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Manage communications? Yes, you can!Workstreampeople is the developer of Anywhere365 and an expert in managing the logistics of communication. The Dutch company, which won the FD-Gazelle Award for the second time this year, is seeing more than 100% growth every year and serves 372 clients worldwide, including big names like Swarovski and ThiemeMeulenhoff. We sat down with Gijs at the company's headquarters, nestled in a building that's quintessentially Rotterdam: the Van Nelle Factory.
“At Workstreampeople, we believe that everyone in the organization has to be a part of customer contact. So that's in direct opposition to the idea of a contact center with a front and back office. We also think that the contact center or customer contact in general is all too often a firewall for organizations. In reality, what often happens is that customers can’t get in contact with a company because the organization can't deal with the inflow. You can prevent that by making your customers a part of the business process. That means that companies have to integrate their customers into their current processes and no longer look at customer communication as something that’s impossible to manage, because communication can actually be properly managed."
Gijs offers an example. "In telephony, you often have a telephony manager who looks at the technical side of telephony. But telephony is actually just voice. If you have telephone contact with a customer, that belongs with the marketing and sales department, not with someone who says, 'the phone's ringing'. Because if the call is connected to a phone no one's sitting at, it's an unnecessary ringing. That might sound really logical, but it's actually the way we've been working for 120 years. And in all that time, no one's come up with the idea to create a sort of ERP for communications to help businesses address the inefficiencies in their communication logistics."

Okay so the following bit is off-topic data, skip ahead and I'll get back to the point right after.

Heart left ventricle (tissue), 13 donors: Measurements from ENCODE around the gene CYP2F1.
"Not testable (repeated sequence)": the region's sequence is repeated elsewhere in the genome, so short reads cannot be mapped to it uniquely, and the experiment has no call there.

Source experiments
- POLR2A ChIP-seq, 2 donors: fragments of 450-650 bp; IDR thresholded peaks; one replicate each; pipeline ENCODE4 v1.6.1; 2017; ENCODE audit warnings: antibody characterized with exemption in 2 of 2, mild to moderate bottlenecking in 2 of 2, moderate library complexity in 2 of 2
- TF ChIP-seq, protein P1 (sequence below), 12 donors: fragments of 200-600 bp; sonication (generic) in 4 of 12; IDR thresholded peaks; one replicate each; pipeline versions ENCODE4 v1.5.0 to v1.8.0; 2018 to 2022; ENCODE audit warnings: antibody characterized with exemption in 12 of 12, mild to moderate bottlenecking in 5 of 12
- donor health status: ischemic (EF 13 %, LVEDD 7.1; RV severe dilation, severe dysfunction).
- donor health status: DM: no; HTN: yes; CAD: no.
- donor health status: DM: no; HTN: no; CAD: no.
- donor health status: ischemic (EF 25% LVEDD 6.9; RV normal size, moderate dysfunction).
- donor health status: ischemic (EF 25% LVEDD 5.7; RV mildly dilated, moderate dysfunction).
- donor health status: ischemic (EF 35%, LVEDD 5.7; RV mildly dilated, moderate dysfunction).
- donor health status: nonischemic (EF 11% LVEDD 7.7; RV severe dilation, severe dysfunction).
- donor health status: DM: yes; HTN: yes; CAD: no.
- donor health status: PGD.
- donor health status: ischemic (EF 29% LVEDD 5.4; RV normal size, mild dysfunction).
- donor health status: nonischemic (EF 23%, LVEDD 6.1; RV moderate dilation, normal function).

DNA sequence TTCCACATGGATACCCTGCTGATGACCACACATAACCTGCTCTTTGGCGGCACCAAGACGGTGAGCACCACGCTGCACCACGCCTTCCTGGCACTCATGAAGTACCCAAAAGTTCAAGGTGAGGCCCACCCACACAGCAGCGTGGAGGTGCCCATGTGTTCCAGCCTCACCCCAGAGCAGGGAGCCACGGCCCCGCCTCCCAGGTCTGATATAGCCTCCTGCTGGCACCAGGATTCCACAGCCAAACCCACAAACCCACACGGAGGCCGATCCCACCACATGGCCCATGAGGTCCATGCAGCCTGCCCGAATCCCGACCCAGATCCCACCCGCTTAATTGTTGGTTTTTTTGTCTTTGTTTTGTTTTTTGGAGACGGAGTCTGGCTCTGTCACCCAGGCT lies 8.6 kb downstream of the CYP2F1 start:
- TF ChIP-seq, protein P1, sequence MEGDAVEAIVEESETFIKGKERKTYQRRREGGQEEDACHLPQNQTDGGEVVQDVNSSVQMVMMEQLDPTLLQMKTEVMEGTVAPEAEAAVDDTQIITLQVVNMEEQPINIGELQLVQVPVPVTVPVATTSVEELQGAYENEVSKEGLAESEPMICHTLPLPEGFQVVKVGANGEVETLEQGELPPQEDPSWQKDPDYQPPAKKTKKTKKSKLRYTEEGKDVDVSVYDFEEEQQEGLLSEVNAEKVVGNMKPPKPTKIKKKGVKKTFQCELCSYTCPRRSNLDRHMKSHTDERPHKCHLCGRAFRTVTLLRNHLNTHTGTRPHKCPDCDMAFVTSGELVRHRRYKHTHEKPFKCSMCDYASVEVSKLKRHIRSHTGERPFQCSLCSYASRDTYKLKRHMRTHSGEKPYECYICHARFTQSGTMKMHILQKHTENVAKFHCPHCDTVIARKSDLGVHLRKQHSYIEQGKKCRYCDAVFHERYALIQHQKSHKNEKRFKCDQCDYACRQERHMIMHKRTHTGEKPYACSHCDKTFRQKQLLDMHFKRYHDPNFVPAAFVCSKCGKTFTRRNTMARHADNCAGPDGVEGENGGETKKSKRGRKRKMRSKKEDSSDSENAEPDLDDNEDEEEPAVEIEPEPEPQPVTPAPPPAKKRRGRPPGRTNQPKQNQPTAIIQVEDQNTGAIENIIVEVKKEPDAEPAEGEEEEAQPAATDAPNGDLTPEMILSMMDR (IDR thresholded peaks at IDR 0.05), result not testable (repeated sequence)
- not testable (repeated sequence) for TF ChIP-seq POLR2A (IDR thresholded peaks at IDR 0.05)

Unified communicationsAs more and more businesses move towards unified communications (UC), the need to manage these different kinds of communications – like messages sent via web chat or video – is growing. What's Gijs' take on these developments? "UC means that you have, in your workspace, the ability to show a colleague, partner or customer something via all available means of communication, as though that person was standing right next to you. So to me, UC is a primarily technical term for something that people want to label. It's actually really simple. People can look, talk and write, and that's what all forms of communication are based on. But now technology has made it possible for us to add video and chat, and that's what we call UC. But what it's really about is that we have the opportunity to communicate more effectively with each other, that we can manage dialogues. That's why, at Workstreampeople, we talk about dialogue management. And when we talk about dialogue management, we do that from a CRM point of view. How are you going to communicate with your customers? If they send you an e-mail and then call, do you know that the customer sent you that e-mail?”